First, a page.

It can be deadly to some, not nearly as severe to others. It's Valley Fever. Also known as coccidioidomycosis, it's a fungal infection.
It lives in the soil, but its spores can spread by the wind. In San Joaquin County, the fungal disease is growing at levels never seen before.
"So, we have seen a spike in new cases starting as early as 2016. Up until that point we had been seeing relatively low numbers," said Dr. Ian McHardy, Co-director for the UC Davis Center for Valley Fever.
Last year there were 72 cases of Valley Fever in San Joaquin County. So far, this year there have been 227 cases. So why the historic jump? McHardy believes the long drought, coupled with historic rains last year, caused the spores to increase.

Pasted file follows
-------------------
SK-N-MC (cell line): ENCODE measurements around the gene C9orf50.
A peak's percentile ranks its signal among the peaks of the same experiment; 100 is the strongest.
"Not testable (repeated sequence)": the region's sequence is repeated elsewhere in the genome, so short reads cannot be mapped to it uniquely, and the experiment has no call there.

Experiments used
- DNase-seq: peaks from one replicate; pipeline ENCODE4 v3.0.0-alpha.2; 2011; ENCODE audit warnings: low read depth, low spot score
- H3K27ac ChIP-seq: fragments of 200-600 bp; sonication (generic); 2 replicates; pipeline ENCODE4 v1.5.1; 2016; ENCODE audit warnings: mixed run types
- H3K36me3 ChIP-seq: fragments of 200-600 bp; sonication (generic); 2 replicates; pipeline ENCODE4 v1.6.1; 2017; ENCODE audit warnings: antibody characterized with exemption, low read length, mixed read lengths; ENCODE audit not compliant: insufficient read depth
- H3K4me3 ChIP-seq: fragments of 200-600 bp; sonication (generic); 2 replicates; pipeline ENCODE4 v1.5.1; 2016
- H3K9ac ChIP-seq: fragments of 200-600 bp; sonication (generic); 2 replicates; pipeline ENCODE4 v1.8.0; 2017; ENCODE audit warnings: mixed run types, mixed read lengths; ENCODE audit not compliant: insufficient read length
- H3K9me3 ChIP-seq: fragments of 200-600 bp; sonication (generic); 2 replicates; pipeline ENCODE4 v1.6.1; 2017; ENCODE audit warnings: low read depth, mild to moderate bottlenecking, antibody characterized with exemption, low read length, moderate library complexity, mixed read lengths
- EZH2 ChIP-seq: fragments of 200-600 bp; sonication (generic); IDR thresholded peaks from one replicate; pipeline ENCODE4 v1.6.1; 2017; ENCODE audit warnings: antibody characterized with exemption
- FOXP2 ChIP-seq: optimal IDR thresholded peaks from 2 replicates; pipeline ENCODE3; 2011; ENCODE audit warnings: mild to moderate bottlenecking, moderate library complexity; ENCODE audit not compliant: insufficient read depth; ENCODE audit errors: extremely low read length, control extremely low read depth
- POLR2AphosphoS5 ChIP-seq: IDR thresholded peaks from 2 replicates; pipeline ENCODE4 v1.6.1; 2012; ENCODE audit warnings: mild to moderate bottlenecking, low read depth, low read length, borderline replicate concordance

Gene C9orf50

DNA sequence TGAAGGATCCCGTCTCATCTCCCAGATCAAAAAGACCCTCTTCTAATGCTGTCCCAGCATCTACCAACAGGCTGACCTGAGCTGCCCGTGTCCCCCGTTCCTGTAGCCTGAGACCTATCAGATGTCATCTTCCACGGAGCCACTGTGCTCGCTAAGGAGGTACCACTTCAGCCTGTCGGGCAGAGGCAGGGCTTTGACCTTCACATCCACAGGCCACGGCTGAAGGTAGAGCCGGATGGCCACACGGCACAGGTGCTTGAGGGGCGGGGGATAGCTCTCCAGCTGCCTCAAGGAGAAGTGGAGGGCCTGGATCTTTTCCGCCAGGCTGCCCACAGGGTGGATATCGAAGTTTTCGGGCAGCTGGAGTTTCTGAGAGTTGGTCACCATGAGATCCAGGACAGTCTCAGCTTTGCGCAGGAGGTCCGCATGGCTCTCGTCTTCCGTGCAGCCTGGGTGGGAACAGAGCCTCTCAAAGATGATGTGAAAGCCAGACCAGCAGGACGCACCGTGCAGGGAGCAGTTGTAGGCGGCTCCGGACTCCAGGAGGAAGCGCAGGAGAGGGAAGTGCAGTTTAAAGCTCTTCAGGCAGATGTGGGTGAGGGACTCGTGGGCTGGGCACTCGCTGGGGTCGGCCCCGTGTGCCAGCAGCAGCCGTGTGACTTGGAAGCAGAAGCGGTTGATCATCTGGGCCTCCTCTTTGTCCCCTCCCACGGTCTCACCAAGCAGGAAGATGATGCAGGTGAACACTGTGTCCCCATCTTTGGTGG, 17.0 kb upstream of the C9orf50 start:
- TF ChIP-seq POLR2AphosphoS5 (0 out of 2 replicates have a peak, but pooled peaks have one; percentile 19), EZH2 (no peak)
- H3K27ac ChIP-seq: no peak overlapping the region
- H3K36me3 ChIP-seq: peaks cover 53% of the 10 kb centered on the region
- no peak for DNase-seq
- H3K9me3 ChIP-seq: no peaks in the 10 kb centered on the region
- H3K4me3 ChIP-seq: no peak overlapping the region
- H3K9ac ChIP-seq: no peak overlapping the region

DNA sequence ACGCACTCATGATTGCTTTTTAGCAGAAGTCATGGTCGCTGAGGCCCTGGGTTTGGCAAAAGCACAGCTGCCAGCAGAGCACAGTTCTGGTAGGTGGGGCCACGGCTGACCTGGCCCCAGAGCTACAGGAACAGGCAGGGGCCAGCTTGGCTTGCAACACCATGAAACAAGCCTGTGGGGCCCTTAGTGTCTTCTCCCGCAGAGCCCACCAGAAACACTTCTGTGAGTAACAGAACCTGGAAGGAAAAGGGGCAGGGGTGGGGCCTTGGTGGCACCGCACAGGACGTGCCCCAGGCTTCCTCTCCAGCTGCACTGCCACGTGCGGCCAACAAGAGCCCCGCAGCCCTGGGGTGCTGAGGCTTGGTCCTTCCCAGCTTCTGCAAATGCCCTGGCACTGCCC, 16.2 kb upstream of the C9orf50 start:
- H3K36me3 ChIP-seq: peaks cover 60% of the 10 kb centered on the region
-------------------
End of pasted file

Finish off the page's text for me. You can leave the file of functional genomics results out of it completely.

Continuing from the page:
"So, what we think happened is the water from the rain allowed the organism to germinate and grow in the soil. And then, when it dried-up, we started seeing a lot of dust storms, agriculture and fires. All those activities create dust," said McHardy.
McHardy recommends wearing a mask to protect yourself during a dust storm or better yet just stay indoors when the winds kick-up.
There is no cure for Valley Fever, but there are treatments.
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